3 Ways to Confidently Lead Clients Through Your Design Process


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Running a design business means you have to be the boss of the client process unless you have a project manager.

I’m guessing you aren’t at that stage if you’ve landed here, no worries let’s chat!

First, let’s start with some signs that your design process might not be going as smooth as you like.

Symptoms of a Missing or Unclear Design Process

There are some symptoms that you may be experiencing or have experienced that are tell, tell signs your design process could use some work:

  • After you agree to work together your clients still have a lot of questions.
  • Your email inbox is out of control with emails from clients.
  • The deadline for content has come and gone and you have no idea when you’ll receive it.
  • You aren’t getting paid on time and bills are getting close to being due or have passed.

Are just some of the symptoms of an undefined client process that is not being executed.

Besides the stress of not getting paid and then having projects run into each other. Your clients may feel like their experience is not so great.

Don’t fret there are some methods and techniques you can create in your business to help you sleep better and love your business more.

Set Clear Expectations From The Start

You have to be 100% clear on what you are offering and how it is being offered to your clients. That way you can solidify your expectations such as:

  • How clients can ask questions
  • How clients are to submit content
  • How can give you useful feedback

Now you may be thinking how do I set expectations? Set them from the very beginning, for example, designers, you usually need content before the design phase.

Let clients know on your services page what they’ll need in order to work with you. If your client doesn’t have the necessary content, then book them out a month or more in advance. This will allow them enough time to gather the necessary content. Yes, secure a deposit if you go this route.

Another way you can communicate your expectations early is through Intro Packets and Welcome Packets.

Related post: Benefits of Having A Welcome Packet

An Intro Packet is a PDF you can send clients who submit an inquiry through your contact form. It can contain information such as your design process, content requirements, payment requirements etc.

This will prepare your potential client to work with you and during your discovery call, you can reinforce your expectations by simply asking: “Did you have any questions regarding having content ready? Payment schedules, etc.”

Further validating if they read it or not and plus you’re setting the expectations that this is how your process works.

You’ve Clearly Explained Your Process and Content Is Late, Now What?

Let’s back up a bit, make sure you have a clause in your contract regarding late content. For example, if X content is not received by the design date there will be a late fee of X.

You can also have some sort of wording in your contract that explains what happens if the content is late past X days. A consequence could be canceling the project and charging a fee to reschedule based on your availability.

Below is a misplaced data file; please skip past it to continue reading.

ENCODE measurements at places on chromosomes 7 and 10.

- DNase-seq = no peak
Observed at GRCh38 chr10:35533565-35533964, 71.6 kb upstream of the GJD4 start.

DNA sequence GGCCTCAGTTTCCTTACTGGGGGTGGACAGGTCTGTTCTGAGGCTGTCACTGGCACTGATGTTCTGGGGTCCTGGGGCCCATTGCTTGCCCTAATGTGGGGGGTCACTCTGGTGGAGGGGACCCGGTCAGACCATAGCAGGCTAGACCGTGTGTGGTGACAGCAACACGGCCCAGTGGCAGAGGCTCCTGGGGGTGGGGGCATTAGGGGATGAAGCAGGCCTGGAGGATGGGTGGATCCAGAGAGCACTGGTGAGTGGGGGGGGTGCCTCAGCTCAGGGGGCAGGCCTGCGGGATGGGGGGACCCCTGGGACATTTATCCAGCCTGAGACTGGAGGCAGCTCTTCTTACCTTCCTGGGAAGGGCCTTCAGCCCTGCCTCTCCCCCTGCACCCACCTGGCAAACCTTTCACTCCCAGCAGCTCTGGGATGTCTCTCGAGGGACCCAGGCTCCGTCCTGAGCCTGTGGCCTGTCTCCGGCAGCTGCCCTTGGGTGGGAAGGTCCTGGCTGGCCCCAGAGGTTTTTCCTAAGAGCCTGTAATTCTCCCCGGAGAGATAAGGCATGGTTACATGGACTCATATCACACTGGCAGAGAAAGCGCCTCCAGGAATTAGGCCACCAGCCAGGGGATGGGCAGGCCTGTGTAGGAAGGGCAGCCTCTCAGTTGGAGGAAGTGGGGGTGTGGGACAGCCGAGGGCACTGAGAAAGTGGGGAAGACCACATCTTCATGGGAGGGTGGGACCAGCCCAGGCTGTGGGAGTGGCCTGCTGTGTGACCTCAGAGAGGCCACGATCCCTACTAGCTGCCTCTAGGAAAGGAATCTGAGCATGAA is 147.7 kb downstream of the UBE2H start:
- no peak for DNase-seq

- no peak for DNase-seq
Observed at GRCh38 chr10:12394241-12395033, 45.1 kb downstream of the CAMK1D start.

Once you have rules in place then the next thing to do is to enforce them if they come up. It’s going to be uncomfortable, but think about how uncomfortable you feel not being able to pay your bills.

You have a business and it’s up to you to make sure it operates for your clients.

Maybe Content Isn’t A Problem, Your Client Is Constantly Changing Their Mind

Sometimes when clients have too many options or they decide to invite their whole community to critique designs you’ve crafted. They can drift off, this is where you’re going to need to step up and redirect the focus.

In order to redirect the focus make sure you have a clear understanding of the goals. They are going to be important when helping your client get back into alignment with the results they want to achieve.

When you notice the squirrel syndrome happening, it’s time to pull out those goals and have a chat.

Remind your client of their goals and then simply ask: “Based on the goals we agreed upon, is going in the direction going to meet those goals?” Then pause.

Let them think it out a bit, most of the time they will realize that it’s not in alignment and they can move on.

One way to combat the feedback loop is to set clear guidelines on how to provide feedback, they could include:

  • Not sharing designs with non-target audiences early.
  • Tips on providing useful feedback beyond I don’t like that color.
  • Asking your clients to submit feedback in a numbered list.
  • Providing a feedback template to help your clients give you the best feedback.

When you set clear guidelines for feedback it also helps your client make decisions faster. Just remember to put a timeframe on when you expect to receive the feedback, back.

Remember, your clients expect you to be the leader in helping them reach their goals. They are paying you for a reason because they can not do it on their own. It’s okay to push back and set clear boundaries, it will make not only their experience much richer but your sanity will remain intact.


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